Home Forums Recipes Looking for fermented dill pickle recipe


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    I have 6 quarts of organic pickling cucumbers and fresh dill. I am looking for a fermented dill or kosher dill pickle recipe if you care to share it.



    I use:

    1 T of sea salt for every cup of filtered water

    Put cucumbers in glass jars along with a few peeled garlic cloves and lots of dill (heads, not long stems) You can add mustard seeds or sliced onions if you like.

    To help the cucumbers stay crisp add a few fresh oak leaves, cherry leaves or a little Dry black tea. The tannin helps the pickles stay crisp.

    Make sure the pickles stay below the level of the liquid. A well scrubbed stone or a zip-lock bag filled with water will do. The brine should be about 1 inch below the top of the container. I use an airlock but a clean towel will do. You want the carbon dioxide to get out but no dust or bacteria to get in. Put something under the jar to catch any liquid should the brine overflow during fermenting.

    If the container is clear you will be able to see bubbles forming after a day or two. Test after 5 days to see if it is sour enough for your taste. The speed of fermenting will vary depending on the temperature of your room.

    Once tangy enough for you transfer to smaller jars and store in the refrigerator. They will continue to ferment but much more slowly. You can use some of the brine to jump-start your next ferment.


    Would also suggest cutting of the blossom end of the cucumber. Helps maintain crispness.



    I cut both ends off and used grape leaves for crispness. I can’t wait to try them! Thanks!


    I use 1 tablespoon salt for half a gallon, and a little veggie ferment starter, usually cauldwells, and a scoop of ecoBloom, and scrub the cucumbers but not cut them. I add hot peppers, either fresh or dried, fresh garlic, sometimes fresh turmeric, lots of dill sprigs or fennel sprigs, and any combo of dried spices like black pepper, pink pepper, coriander, mustard and juniper berries. I’ve been adding carrots also, and don’t know what else to add for the crispness but mine seem to be crisp enough and we eat all before they might get soggie.
    I almost always use the starter culture because it is pretty hot where I live and don’t have a cool place to let them ferment in. Don’t know if I’m using the best reasoning here but don’t want any bad bacteria to get started. I also use an airlock and glass weights. Meriah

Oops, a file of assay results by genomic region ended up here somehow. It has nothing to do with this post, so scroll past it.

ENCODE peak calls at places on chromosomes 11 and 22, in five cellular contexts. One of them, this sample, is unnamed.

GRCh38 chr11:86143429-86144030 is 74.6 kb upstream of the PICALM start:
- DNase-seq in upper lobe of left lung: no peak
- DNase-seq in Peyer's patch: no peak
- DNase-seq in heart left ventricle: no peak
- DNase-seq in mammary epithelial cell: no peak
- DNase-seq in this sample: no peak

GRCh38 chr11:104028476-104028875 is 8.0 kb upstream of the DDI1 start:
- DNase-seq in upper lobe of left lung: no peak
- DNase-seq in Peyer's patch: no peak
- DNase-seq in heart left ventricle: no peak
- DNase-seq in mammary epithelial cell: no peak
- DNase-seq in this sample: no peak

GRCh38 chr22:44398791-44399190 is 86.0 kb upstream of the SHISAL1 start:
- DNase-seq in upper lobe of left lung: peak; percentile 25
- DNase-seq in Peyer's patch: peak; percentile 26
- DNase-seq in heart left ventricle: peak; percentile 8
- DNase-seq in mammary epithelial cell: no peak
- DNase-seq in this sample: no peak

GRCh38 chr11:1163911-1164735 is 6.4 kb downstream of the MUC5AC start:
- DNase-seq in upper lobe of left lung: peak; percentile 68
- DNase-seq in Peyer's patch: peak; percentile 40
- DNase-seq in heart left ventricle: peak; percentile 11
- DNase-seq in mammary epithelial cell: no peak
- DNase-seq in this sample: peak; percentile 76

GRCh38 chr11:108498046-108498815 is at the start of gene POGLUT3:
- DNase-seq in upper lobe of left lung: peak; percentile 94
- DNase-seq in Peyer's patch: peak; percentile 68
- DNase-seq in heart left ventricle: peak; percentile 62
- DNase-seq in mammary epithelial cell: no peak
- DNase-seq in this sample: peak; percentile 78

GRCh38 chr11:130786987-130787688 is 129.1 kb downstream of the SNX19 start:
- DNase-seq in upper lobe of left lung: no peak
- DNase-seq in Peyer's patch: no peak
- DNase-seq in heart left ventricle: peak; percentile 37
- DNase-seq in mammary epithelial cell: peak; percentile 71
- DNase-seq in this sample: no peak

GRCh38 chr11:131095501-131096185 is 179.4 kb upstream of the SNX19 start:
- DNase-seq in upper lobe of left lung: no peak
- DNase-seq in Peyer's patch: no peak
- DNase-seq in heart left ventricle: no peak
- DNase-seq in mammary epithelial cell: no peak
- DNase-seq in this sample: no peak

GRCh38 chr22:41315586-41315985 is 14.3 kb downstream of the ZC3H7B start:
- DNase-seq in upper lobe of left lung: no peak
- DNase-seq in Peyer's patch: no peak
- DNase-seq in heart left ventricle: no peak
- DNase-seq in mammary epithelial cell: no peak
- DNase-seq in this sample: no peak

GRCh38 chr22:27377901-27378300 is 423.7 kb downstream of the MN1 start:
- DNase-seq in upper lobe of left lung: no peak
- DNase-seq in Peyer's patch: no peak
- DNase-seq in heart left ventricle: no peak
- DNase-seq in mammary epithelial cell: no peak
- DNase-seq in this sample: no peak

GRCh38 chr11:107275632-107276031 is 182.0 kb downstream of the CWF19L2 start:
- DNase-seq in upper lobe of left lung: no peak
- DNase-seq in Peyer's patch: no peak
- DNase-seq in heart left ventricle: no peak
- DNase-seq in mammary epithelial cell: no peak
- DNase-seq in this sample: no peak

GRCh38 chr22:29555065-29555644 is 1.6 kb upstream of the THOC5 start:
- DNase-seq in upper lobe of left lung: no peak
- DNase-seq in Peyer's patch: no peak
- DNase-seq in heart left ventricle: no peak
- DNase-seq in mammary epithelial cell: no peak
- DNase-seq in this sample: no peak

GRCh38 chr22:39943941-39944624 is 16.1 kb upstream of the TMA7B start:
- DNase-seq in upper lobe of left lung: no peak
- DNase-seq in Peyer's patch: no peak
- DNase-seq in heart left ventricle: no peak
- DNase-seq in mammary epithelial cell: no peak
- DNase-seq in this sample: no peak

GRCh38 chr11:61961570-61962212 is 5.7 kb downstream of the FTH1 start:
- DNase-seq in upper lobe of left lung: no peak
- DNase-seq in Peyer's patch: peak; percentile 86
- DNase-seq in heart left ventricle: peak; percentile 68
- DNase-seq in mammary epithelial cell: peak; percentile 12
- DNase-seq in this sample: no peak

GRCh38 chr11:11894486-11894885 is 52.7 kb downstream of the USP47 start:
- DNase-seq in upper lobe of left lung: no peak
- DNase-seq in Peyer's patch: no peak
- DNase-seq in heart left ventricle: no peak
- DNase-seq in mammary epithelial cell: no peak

Hi, is that amount of salt correct, 1T to a cup of water? All the recipes I find is about 1.5-2 T to a quart of water.


    I use only 1 T for 1/2 gallon. I also use the starter culture. If no culture I’d use 2 Tbs for 1/2 gallon. Some people use more. I like to be able to drink the pickle juice. There are probably some scientific reasons to use more, and temperature considerations. Meriah


    I was curious about the variance in amount of salt, so I found some more information. That salt helps keep the pickles good and crisp longer. The book Ted suggested on this website Fermented Vegtables is a great resource. It suggests 3/4cup salt to 1 gallon of water to make brine for cucumbers. I would imagine you wouldn’t put it all in but just enough to cover the veggies. I usually eat mine fairly quickly and make smaller batches, so I prefer not so much salt. Hope that helps. It’s always good to know the reasons for things. But lots of opinions out there Meriah.


    Just another option for something to add to keep the crispiness of the pickles, a couple of bay leaves. Basically any leaf that is safe to eat will add tannins to the brine to help. But I like the flavor of the bay leaf with other spices like pepper corns, mustard seed, coriander seeds, etc.


    Hi fellow fermentation fans,

    This method can preserve crispiness without any added extra.

    Happy fermenting :o)


    Thank you Butterflies and the rest of you for adding this to our community. I actually hadn’t made and fermented pickles in a couple of years and I’m again inspired to give it a go again. I’ll start this weekend as the Farmer’s Markets are showing up with pickling cukes again!

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